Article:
Postgres connection settings

When connecting to a PostgreSQL database, what is allowed for the password? Currently only unencrypted passwords with limited special characters are accepted. This is on the Mattermost side of the connection.

vers mm 5.23 postgres 9.5

Could any of these docs help?


Thanks but they all show the password used in the config.json Data connection string as not encrypted.

So not a solution.


Hello, @jhemrick

Based on my understanding, your concern here is that the password stored in config.json is plaintext and unencrypted. For example:

ahmaddanial@mattermost:/opt/mattermost/logs$ cat /opt/mattermost/config/config.json | grep -w "DataSource"
        "DataSource": "mattermost:P@55W0rD123!@tcp(,utf8\u0026readTimeout=30s\u0026writeTimeout=30s",

In this example, the password used for user mattermost to access the database is P@55W0rD123! and directly visible from config.json. What you are trying to achieve is to make that password encrypted. For example using MD5:


or other encryption types. Is that right?


Yes, to have an encrypted password that may have special characters. Your password: P@55W0rD123! Could not be used as the @ symbol would throw it off configuration line.



Hi, @jhemrick

Got it. The one I provided above is just an example of what I guessed your requirement was.

I’ll reach out to the team internally to see if we have any plans on implementing this in the future. :+1:

Hello again, @jhemrick

Got the confirmation that you can use .pgpass file or an environment variable for security since you are on PostgreSQL. Perhaps those options would be something that you would like to consider?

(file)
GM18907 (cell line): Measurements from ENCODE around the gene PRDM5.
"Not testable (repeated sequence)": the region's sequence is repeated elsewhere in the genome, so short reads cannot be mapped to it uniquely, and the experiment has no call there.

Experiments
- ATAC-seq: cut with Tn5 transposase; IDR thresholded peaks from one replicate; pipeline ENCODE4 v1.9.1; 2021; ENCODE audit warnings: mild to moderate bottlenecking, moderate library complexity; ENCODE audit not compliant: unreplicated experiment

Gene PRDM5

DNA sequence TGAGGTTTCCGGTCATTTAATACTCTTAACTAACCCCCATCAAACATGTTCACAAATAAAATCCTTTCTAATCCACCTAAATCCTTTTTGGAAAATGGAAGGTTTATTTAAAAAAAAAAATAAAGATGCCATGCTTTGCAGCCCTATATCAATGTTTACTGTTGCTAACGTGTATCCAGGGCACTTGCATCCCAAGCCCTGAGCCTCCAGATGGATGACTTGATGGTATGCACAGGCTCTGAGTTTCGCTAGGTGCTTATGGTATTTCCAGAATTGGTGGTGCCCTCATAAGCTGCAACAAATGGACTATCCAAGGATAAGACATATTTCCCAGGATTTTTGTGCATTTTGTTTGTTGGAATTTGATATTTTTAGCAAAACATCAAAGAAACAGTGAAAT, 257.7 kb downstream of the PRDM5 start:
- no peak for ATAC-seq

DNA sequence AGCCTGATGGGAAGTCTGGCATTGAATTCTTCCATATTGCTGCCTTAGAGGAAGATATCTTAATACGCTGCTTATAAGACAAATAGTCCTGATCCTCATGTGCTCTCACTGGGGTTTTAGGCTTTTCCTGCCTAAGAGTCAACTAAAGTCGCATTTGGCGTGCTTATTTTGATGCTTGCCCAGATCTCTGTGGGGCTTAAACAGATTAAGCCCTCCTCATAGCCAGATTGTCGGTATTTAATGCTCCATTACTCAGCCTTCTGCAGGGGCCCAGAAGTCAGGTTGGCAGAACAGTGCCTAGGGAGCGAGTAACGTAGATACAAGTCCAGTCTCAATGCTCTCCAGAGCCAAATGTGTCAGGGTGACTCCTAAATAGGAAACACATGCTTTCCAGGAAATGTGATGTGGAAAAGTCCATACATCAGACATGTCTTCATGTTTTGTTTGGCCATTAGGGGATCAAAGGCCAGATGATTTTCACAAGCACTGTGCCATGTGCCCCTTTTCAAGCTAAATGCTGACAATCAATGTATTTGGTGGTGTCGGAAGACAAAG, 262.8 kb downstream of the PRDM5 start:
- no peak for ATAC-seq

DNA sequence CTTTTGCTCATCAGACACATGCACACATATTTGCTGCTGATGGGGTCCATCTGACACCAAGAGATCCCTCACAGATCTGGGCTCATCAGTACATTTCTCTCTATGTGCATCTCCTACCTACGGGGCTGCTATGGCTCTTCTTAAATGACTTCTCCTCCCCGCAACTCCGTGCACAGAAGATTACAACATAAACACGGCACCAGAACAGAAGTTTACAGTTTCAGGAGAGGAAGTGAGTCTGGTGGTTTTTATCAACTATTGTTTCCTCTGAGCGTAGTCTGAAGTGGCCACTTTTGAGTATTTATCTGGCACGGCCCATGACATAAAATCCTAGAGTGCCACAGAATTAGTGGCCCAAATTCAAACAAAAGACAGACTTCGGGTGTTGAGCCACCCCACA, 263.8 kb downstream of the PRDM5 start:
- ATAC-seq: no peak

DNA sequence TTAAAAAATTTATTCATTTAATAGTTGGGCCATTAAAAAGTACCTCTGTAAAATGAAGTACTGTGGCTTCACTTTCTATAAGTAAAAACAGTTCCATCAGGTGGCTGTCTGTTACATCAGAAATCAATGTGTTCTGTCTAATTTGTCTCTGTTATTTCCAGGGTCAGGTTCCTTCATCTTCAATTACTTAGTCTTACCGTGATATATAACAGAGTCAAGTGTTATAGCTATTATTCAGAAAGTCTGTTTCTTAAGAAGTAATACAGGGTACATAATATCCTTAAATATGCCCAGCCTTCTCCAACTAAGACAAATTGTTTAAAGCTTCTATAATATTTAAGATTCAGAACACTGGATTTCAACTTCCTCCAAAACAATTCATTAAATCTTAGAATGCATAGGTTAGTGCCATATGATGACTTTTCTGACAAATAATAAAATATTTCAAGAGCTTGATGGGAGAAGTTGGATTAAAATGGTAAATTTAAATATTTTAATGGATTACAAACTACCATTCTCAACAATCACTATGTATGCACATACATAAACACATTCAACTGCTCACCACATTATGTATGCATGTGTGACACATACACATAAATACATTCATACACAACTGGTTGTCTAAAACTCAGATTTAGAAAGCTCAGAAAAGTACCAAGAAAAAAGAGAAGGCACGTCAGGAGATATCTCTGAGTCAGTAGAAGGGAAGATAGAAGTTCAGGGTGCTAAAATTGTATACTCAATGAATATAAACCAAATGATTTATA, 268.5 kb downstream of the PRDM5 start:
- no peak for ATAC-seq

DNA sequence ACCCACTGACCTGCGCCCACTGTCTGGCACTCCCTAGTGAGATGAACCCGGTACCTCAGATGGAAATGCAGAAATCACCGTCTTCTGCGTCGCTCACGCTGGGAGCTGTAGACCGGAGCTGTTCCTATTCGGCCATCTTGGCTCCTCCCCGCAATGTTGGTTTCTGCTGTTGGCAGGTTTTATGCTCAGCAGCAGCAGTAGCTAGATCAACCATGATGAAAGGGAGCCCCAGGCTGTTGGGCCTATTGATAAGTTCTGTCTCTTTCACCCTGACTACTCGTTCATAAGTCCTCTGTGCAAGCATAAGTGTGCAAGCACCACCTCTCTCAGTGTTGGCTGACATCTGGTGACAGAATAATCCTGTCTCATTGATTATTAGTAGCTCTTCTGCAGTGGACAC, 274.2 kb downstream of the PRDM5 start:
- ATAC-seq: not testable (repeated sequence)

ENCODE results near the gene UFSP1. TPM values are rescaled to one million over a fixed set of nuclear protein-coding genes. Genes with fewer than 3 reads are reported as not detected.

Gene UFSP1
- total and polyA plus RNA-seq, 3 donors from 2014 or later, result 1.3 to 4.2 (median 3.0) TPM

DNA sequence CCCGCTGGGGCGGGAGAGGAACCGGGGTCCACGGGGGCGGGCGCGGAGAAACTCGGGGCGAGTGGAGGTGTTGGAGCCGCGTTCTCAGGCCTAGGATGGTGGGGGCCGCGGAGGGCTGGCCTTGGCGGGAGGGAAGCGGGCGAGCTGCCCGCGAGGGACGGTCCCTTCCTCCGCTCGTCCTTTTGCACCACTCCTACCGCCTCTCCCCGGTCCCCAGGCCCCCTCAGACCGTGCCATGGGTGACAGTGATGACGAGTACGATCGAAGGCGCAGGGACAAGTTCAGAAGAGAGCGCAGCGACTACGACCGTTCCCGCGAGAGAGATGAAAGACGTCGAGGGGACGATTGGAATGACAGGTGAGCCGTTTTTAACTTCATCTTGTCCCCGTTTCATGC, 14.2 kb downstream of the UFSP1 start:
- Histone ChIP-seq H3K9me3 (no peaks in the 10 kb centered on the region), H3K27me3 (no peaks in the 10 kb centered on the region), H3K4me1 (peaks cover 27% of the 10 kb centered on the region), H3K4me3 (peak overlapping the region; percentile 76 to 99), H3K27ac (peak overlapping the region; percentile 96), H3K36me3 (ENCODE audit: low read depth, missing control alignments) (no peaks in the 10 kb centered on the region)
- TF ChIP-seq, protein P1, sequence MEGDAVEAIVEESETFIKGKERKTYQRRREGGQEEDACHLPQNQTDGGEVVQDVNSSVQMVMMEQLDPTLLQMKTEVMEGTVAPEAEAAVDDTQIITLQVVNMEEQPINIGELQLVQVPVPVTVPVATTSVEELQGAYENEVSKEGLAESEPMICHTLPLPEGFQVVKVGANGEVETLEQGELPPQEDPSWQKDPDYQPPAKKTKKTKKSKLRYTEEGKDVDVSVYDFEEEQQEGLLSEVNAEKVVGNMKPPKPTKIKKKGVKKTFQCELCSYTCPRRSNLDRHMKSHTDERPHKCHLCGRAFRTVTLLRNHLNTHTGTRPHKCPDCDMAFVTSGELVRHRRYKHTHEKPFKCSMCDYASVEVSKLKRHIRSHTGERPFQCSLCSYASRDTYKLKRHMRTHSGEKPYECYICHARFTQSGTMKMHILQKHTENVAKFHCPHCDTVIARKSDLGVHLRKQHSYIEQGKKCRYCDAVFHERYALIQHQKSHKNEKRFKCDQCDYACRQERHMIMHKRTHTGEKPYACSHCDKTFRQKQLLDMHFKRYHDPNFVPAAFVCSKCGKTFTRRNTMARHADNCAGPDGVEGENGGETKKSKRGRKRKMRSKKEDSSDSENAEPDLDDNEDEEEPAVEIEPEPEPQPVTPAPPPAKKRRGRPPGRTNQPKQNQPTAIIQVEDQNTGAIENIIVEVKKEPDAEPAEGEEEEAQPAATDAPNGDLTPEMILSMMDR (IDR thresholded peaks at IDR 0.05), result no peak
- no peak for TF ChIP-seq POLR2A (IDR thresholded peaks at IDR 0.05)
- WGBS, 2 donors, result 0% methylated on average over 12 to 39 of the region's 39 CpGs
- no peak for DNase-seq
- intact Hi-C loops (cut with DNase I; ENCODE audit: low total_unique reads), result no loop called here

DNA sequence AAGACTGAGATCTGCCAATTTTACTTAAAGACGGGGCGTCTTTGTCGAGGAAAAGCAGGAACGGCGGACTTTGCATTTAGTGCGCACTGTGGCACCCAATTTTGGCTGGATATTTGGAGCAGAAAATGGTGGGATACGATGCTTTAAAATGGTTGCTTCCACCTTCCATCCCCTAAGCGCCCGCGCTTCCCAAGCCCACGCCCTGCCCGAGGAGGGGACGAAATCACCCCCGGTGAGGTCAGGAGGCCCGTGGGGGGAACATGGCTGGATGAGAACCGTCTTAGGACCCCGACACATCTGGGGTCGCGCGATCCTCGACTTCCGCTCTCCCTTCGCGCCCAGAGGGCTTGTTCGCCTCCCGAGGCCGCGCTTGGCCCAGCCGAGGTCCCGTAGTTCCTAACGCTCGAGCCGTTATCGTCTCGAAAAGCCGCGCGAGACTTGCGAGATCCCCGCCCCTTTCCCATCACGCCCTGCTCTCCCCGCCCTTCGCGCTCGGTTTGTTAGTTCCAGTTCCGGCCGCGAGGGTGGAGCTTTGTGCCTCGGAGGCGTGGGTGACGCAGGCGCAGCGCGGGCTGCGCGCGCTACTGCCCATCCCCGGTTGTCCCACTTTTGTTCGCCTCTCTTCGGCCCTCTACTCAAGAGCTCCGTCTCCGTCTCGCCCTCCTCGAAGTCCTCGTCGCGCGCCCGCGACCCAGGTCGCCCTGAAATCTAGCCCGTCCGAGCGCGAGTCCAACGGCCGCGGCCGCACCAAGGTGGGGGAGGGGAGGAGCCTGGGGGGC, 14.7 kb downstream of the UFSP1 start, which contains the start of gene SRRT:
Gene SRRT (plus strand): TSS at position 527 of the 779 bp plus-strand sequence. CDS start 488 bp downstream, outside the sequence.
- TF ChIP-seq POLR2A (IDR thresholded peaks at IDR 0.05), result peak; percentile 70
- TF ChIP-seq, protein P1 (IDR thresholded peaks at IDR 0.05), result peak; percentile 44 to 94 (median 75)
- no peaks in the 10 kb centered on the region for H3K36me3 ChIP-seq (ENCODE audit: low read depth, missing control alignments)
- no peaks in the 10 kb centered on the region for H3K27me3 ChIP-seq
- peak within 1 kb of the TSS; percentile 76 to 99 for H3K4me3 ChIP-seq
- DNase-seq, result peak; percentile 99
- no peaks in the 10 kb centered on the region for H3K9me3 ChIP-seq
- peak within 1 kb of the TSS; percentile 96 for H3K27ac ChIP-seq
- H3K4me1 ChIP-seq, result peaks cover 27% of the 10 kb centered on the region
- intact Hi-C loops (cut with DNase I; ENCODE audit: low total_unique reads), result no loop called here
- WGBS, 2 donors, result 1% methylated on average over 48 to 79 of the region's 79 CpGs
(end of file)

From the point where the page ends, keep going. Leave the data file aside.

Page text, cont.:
Let me know your thoughts on this.


Don’t see how the mattermost would link to th .pgpass file. My setup is mattermost on server 1, postgres is on server 2. Postgres is used by more than mattermost.

For security we cannot use passwords in the clear.


Hi @jhemrick,

There are off-the-shelf secret management solutions like Vault and many others which can be used to securely store passwords and other things. Typically, you would have an application provisioning layer which would get the passwords and all the things required to start an application, and then feed them to the application while starting it.

Coming to the .pgpass solution, the postgres library used by Mattermost would pick it up. It is a standard solution recommended by Postgres. All you need to have is the correct connection string in the .pgpass file with the right permissions. And then you can skip setting the password in your mattermost config.json. Mattermost will automatically use the .pgpass file and connect to your DB.

In case you need even stringent password management solutions, I would request you to look at Vault, or AWS KMS or any of the various solutions available in the market.


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HI ,

What would the connection string look like when referencing the pgpass file?


I apologize for the delay. I don’t check this site often.

The connection string just won’t have the password set. Everything else will remain the same. The pgpass file need not be referenced anywhere. It is automatically picked up by the library.

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